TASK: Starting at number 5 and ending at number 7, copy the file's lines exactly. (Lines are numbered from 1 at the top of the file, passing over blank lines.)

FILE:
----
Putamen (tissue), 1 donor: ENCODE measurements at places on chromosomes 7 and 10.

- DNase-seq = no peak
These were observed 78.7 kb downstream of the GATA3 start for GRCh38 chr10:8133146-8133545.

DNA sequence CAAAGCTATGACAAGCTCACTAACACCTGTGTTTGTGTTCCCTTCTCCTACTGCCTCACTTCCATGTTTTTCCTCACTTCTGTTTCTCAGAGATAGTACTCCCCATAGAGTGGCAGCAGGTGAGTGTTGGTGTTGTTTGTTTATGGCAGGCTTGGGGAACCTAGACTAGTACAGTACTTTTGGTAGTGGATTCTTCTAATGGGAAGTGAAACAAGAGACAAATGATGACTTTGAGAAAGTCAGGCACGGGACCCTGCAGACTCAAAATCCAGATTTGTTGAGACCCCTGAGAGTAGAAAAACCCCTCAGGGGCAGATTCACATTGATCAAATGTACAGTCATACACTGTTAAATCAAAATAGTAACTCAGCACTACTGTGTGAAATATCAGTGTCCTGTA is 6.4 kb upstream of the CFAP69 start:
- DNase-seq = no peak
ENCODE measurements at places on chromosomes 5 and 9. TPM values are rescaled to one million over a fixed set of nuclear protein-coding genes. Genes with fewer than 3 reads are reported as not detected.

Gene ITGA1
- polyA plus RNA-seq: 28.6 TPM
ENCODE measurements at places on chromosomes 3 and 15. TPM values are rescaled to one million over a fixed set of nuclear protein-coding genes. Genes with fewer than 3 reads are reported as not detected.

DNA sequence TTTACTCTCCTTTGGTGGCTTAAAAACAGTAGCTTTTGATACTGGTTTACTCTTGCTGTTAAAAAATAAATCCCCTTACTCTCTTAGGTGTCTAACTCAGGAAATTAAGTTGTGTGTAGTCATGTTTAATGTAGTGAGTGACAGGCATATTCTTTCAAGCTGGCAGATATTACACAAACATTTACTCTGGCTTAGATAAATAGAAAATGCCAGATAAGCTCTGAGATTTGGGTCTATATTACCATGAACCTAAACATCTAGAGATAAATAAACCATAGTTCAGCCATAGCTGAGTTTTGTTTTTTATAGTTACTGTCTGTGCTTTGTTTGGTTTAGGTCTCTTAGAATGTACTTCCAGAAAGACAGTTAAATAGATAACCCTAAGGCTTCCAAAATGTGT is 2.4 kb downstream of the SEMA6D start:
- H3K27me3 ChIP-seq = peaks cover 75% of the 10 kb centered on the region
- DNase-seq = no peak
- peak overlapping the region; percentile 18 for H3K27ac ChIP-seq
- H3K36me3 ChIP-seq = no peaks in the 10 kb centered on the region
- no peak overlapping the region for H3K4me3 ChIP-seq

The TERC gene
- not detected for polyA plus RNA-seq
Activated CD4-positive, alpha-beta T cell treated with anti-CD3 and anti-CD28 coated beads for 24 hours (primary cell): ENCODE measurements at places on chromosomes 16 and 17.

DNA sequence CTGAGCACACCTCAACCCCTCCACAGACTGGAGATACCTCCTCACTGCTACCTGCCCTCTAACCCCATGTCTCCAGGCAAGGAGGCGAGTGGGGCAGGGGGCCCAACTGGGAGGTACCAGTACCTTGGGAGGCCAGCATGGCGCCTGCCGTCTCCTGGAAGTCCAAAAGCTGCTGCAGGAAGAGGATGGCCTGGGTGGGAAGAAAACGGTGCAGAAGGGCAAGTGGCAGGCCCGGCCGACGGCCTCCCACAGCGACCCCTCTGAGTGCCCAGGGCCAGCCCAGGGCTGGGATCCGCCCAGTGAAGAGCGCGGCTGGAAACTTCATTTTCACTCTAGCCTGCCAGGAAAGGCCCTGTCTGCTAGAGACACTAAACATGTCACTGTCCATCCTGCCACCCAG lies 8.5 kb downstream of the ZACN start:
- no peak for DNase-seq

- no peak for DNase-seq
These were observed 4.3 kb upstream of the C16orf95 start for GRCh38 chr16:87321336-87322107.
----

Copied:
- DNase-seq = no peak
ENCODE measurements at places on chromosomes 5 and 9. TPM values are rescaled to one million over a fixed set of nuclear protein-coding genes. Genes with fewer than 3 reads are reported as not detected.

Gene ITGA1